I have only experienced overeating issues once, and that was fully loaded, with an RTT too, travelling up a dirt track on the side of a mountain in the Pyrenees in ambient temps of 42 degrees! The first I knew of it was that the factory temp gauge was creeping up in a very alarming fashion. I put the cabin fans on full heat (not that pleasant when already hot outside) and stopped with the engine running and bonnet open, praying that the temps would drop. The overflow bottle was bubbling like a volcano, but the temps eased. We nursed the Prado up the trail in that fashion until we got to the top. It was quite an unpleasant experience, and the heating issues plagued us for the rest of the trip (we did coast to coast pretty much) Anyway, we made it home safe and sound.

Time for investigation. The long and short of it was that the viscous coupling was almost bone dry when I removed it and cracked it open, and the rubber seal was so distorted that I just had to buy a new coupling (I still intend to remove the new one and check the fluid levels for peace of mind, maybe refill it with 8,000 cst). The second thing that I found was that my radiator (which was fairly new from RoughTrax) still had an amount of Salisbury Plain clogging some of the vents in the outer extremities of the rad, despite me being quite anal about flushing it out after every Plain trip, perhaps 15 to 20% was obstructed. The third thing was that I fitted the lower temp rated thermostat over the standard one. Everything else was ok; I had replaced all the fluids, oil etc before we left on the rip as we knew it would be a biggy. Something else that I have added since is an in-line transmission cooler on the feed side to the radiator, to try to remove a little more heat before it goes through the rad for cooling, and for shits and giggles, I have also fitted an electric fan on top of the intercooler for when travelling at slow speed under load. Now I will not know if any of the things that I have done will work until I get back to that mountain, in similar heat conditions. I am also thinking of removing the fan shroud to add some heat resistant foam tape to the edges to maintain a decent seal, so that as much air as possible is dragged in through the front of the grill, and not pulling some hot air in from the sides from the engine bay. Apart from that one time heart attack inducing incident, the vehicle has been fantastic in every other aspect. It has plenty of welly and will cruise well at 90mph if you do not mind spending a fortune on fuel, myself, on highways I prefer 60 mph. I get an average of 24.9 mpg, or 11.3 litres per 100km, running 265/75 R16 AT tires.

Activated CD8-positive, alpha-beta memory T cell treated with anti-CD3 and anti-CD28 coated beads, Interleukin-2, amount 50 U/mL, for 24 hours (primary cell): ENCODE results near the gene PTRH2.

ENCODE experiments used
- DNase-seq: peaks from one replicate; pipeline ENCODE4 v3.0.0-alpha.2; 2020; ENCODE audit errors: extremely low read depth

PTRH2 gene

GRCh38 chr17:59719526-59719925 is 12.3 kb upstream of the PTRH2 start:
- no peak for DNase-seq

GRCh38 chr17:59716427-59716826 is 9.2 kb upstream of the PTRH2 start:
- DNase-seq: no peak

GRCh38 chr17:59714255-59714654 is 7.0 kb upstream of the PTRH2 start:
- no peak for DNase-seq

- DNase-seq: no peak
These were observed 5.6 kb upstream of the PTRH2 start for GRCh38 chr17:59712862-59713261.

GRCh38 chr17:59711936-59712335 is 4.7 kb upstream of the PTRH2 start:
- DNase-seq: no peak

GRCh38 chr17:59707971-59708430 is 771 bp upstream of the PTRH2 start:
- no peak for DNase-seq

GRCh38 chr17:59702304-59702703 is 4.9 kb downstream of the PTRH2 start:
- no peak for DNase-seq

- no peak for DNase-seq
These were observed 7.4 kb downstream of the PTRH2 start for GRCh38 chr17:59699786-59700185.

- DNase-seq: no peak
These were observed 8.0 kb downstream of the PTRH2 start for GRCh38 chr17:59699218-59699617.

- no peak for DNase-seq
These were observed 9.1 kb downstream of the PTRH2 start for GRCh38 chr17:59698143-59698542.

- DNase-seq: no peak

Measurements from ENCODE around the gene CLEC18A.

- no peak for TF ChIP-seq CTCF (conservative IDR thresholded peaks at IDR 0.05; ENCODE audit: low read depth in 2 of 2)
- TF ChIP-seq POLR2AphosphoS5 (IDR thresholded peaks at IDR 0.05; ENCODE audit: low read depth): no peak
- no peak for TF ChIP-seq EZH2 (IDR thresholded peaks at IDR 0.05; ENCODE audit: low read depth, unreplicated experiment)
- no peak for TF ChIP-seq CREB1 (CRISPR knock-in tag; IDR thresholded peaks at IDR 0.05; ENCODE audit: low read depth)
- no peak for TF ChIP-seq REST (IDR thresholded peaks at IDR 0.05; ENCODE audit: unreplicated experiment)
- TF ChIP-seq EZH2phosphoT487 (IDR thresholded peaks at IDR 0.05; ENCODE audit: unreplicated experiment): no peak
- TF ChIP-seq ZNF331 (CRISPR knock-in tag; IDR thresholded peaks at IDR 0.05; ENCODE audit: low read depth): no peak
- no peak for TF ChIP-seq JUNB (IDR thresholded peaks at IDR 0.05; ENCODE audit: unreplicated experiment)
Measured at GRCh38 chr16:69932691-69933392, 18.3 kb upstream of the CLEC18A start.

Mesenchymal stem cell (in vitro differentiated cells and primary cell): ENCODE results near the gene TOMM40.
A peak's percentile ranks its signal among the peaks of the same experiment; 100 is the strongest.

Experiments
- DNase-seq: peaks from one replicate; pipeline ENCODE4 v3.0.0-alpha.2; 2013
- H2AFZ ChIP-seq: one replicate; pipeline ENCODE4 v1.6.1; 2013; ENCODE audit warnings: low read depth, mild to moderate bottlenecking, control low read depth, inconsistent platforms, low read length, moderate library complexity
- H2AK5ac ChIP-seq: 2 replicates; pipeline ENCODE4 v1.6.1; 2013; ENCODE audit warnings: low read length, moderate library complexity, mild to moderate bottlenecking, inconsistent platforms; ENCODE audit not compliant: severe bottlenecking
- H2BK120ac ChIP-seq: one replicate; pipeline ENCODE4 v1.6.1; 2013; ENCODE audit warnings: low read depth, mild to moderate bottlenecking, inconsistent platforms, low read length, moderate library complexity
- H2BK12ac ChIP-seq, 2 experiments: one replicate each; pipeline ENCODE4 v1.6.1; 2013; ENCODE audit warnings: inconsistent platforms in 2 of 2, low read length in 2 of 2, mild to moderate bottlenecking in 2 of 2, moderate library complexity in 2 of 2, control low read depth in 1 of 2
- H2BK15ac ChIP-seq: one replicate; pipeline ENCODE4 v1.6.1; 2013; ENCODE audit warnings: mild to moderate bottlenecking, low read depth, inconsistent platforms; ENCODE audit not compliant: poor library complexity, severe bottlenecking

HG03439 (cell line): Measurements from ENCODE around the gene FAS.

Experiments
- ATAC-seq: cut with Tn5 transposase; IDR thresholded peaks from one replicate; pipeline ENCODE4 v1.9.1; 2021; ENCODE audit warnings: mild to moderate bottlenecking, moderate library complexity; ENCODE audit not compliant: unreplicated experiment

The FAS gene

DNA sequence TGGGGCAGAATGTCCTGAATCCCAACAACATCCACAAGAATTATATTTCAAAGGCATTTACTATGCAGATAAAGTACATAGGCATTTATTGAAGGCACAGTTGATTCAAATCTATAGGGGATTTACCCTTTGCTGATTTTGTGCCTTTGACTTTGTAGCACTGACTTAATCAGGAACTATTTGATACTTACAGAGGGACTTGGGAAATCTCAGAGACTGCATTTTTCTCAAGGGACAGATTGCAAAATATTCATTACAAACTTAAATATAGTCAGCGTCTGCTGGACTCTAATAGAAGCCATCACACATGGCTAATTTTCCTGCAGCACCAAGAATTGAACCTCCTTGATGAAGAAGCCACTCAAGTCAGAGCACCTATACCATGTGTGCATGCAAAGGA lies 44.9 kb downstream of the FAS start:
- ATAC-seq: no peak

I cannot comment on any other 4x4 because this is the first that I have ever owned, and despite it being a ‘baby’ Land Cruiser, without even a proper diff lock, I love it to bits. It has gone everywhere we have wanted it to, and more importantly, got us back home again!
 

Lancashire Cruiser